This was the largest retailer in the country by 1991. Wal-Mart acquired most of the company’s shares leading to its name being changed to Wal-Mart de Mexico. In 1994, Wal-Mart acquired 122 Woolco stores to help it venture into the Canadian market. By 2004, it had already established about 235 discount stores and 6 Sam’s clubs in the country. August 1995 saw Wal-Mart turn into the Argentine market by opening Sam’s club in Buenos. By 2004, it had opened 11 supercentres in the country as well as a distribution center.

Due to stiff competition from Carrefour in the Brazilian market, Wal-Mart decided to come up with a hybrid store that combined features of a neighborhood market with those of a Mexican grocery store. Later, the company acquired Bompreco which was the leading super and hypermarket in the country. Wal-Mart joined the German market by partnering with Aldi Group and later acquiring Wertkauf hypermarkets.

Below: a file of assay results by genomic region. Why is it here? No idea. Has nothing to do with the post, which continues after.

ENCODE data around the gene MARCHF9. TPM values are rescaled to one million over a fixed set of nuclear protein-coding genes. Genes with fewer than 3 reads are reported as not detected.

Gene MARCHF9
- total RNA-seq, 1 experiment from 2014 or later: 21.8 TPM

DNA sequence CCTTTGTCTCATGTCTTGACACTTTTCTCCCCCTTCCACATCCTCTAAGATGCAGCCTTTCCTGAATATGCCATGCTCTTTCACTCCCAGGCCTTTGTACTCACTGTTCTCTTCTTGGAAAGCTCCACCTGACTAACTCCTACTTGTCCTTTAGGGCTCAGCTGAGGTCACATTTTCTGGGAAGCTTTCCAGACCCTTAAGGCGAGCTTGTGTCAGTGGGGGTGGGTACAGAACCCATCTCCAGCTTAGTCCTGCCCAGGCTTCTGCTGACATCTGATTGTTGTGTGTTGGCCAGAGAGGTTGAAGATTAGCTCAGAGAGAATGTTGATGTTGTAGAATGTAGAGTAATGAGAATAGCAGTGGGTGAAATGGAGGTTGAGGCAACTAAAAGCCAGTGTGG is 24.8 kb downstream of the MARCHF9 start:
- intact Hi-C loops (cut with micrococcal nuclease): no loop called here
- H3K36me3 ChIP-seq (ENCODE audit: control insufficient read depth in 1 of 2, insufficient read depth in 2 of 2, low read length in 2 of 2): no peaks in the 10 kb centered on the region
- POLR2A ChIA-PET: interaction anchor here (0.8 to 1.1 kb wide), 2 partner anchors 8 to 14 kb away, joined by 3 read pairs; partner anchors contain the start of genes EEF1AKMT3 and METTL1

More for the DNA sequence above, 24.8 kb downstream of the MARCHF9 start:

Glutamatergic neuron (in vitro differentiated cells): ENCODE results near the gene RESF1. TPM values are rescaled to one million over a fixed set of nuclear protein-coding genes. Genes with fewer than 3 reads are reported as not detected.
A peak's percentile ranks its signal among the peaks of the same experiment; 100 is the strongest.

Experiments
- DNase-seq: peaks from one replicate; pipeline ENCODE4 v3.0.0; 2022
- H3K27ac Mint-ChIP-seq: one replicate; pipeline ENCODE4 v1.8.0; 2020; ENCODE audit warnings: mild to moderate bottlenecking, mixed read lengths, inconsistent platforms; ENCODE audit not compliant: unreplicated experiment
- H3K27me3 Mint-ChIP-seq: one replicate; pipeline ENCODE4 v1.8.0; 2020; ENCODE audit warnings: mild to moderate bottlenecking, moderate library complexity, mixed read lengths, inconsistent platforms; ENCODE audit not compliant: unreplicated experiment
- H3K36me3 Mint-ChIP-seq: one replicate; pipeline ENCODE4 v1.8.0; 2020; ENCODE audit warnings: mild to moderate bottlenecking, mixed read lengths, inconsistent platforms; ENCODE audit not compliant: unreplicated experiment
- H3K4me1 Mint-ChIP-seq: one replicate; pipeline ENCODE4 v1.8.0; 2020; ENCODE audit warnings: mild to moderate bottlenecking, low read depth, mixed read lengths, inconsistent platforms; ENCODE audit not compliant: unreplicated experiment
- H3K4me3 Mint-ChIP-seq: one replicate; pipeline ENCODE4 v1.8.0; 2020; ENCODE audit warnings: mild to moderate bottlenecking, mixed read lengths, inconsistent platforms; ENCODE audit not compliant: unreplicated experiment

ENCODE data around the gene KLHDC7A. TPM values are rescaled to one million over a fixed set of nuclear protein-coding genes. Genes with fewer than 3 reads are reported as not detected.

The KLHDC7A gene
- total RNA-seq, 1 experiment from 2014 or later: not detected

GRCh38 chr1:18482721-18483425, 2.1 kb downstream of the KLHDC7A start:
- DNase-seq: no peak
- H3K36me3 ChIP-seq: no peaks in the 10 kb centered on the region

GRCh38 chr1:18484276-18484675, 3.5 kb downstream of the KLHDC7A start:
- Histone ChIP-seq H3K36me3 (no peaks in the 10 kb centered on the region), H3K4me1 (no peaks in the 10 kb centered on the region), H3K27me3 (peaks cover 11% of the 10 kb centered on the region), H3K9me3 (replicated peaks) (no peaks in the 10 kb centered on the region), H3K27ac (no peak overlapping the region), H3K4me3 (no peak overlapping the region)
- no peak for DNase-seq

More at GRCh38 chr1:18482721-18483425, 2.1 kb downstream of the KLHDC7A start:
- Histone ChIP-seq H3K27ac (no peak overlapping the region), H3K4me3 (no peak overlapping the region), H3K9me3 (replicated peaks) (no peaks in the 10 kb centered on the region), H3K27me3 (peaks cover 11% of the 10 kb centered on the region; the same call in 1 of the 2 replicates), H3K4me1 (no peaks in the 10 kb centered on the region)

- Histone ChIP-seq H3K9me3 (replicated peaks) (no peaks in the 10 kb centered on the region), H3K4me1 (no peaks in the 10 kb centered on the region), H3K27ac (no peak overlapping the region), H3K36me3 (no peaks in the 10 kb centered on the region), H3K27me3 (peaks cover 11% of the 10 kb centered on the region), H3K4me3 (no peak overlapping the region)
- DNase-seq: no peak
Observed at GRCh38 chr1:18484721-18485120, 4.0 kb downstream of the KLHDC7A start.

To penetrate most of the Asian markets, the company used an acquisition and partnership strategy. For instance, to effectively exploit the Japanese market, the company was forced to invest in Seiyu which was a collapsing company. Wal-Mart was obliged to come up with a new management team. Most of its acquisitions and mergers led to the company opening discount stores and supercentres in different countries.

Wal-Mart’s current strategy

Demand for food and grocery products has led to Wal-Mart embarking on opening neighborhood markets and grocery stores. The company has realized the need of filling the gaps between discount stores and supercentres. Wal-Mart concentrates on identifying some of the customer needs that are not covered by discount stores and supercenters and coming up with grocery and neighborhood markets to fulfill these needs. Through this strategy, the company is currently offering beauty, health, and photo-developing services to customers. Wal-Mart has also focused on fashion as the next strategy in expanding its operations. This is being achieved through the acquisition of old brands in the industry as well as reviving old brands such as Kathy Lee in the United States.

Strategy for global expansion